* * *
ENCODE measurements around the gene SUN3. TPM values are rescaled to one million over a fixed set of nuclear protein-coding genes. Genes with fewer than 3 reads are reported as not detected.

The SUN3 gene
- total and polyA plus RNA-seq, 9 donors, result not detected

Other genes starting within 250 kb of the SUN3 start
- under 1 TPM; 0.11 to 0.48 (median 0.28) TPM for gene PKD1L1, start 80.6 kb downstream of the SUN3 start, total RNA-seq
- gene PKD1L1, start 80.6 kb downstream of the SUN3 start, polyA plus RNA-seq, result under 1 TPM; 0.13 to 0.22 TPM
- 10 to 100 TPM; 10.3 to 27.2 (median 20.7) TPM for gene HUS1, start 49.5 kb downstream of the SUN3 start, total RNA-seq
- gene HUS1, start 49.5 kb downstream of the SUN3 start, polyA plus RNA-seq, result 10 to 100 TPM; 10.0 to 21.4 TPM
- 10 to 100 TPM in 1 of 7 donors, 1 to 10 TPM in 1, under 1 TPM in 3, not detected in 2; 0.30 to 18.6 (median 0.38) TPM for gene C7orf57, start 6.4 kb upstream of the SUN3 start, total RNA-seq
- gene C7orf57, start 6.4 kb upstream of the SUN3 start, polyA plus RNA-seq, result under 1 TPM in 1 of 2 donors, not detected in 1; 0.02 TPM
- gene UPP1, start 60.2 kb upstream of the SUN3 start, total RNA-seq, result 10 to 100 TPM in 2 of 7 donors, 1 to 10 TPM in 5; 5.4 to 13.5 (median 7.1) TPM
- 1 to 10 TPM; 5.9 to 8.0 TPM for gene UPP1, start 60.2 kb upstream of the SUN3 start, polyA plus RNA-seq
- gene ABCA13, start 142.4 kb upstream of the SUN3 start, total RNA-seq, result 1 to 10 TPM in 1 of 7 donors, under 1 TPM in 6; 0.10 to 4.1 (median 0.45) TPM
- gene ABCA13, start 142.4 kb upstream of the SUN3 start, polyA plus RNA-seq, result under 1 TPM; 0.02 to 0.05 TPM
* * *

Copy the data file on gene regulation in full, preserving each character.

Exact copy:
ENCODE measurements around the gene SUN3. TPM values are rescaled to one million over a fixed set of nuclear protein-coding genes. Genes with fewer than 3 reads are reported as not detected.

The SUN3 gene
- total and polyA plus RNA-seq, 9 donors, result not detected

Other genes starting within 250 kb of the SUN3 start
- under 1 TPM; 0.11 to 0.48 (median 0.28) TPM for gene PKD1L1, start 80.6 kb downstream of the SUN3 start, total RNA-seq
- gene PKD1L1, start 80.6 kb downstream of the SUN3 start, polyA plus RNA-seq, result under 1 TPM; 0.13 to 0.22 TPM
- 10 to 100 TPM; 10.3 to 27.2 (median 20.7) TPM for gene HUS1, start 49.5 kb downstream of the SUN3 start, total RNA-seq
- gene HUS1, start 49.5 kb downstream of the SUN3 start, polyA plus RNA-seq, result 10 to 100 TPM; 10.0 to 21.4 TPM
- 10 to 100 TPM in 1 of 7 donors, 1 to 10 TPM in 1, under 1 TPM in 3, not detected in 2; 0.30 to 18.6 (median 0.38) TPM for gene C7orf57, start 6.4 kb upstream of the SUN3 start, total RNA-seq
- gene C7orf57, start 6.4 kb upstream of the SUN3 start, polyA plus RNA-seq, result under 1 TPM in 1 of 2 donors, not detected in 1; 0.02 TPM
- gene UPP1, start 60.2 kb upstream of the SUN3 start, total RNA-seq, result 10 to 100 TPM in 2 of 7 donors, 1 to 10 TPM in 5; 5.4 to 13.5 (median 7.1) TPM
- 1 to 10 TPM; 5.9 to 8.0 TPM for gene UPP1, start 60.2 kb upstream of the SUN3 start, polyA plus RNA-seq
- gene ABCA13, start 142.4 kb upstream of the SUN3 start, total RNA-seq, result 1 to 10 TPM in 1 of 7 donors, under 1 TPM in 6; 0.10 to 4.1 (median 0.45) TPM
- gene ABCA13, start 142.4 kb upstream of the SUN3 start, polyA plus RNA-seq, result under 1 TPM; 0.02 to 0.05 TPM